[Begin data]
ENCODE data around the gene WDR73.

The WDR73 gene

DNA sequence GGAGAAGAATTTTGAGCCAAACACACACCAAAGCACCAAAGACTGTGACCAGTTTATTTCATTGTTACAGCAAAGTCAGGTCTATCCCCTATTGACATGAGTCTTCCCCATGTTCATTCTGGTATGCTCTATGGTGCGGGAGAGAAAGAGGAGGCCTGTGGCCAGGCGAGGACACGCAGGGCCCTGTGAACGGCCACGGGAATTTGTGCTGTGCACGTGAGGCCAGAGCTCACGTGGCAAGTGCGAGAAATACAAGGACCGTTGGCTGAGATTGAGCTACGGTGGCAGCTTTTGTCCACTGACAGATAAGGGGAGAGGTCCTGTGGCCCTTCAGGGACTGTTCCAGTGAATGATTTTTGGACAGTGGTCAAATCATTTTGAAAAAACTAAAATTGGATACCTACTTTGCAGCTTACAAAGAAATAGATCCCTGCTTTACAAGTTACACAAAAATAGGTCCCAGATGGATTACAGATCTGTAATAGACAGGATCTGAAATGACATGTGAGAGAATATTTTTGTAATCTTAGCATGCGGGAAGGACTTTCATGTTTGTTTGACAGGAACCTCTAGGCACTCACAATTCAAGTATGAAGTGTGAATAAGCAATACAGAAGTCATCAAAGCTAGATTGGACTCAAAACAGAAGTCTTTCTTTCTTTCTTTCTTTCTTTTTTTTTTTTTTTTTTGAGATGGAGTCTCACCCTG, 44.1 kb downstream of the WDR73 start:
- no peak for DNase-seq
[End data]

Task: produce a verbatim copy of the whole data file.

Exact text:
ENCODE data around the gene WDR73.

The WDR73 gene

DNA sequence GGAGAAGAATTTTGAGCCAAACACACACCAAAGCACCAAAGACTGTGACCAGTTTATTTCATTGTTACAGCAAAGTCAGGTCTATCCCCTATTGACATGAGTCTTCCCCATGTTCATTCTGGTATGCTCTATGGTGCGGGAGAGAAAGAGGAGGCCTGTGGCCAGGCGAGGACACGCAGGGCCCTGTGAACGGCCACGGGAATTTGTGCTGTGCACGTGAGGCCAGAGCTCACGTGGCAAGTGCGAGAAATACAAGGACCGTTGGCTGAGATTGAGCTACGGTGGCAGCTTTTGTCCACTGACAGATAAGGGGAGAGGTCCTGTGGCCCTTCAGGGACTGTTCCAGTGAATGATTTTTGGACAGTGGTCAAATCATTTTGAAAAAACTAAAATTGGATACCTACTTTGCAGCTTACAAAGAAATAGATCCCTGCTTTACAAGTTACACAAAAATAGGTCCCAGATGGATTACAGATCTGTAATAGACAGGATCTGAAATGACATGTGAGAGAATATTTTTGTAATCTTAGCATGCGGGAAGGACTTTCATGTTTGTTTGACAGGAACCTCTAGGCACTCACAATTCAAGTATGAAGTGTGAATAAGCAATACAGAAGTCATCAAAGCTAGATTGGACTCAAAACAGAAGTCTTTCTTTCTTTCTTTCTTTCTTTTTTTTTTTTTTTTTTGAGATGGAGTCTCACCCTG, 44.1 kb downstream of the WDR73 start:
- no peak for DNase-seq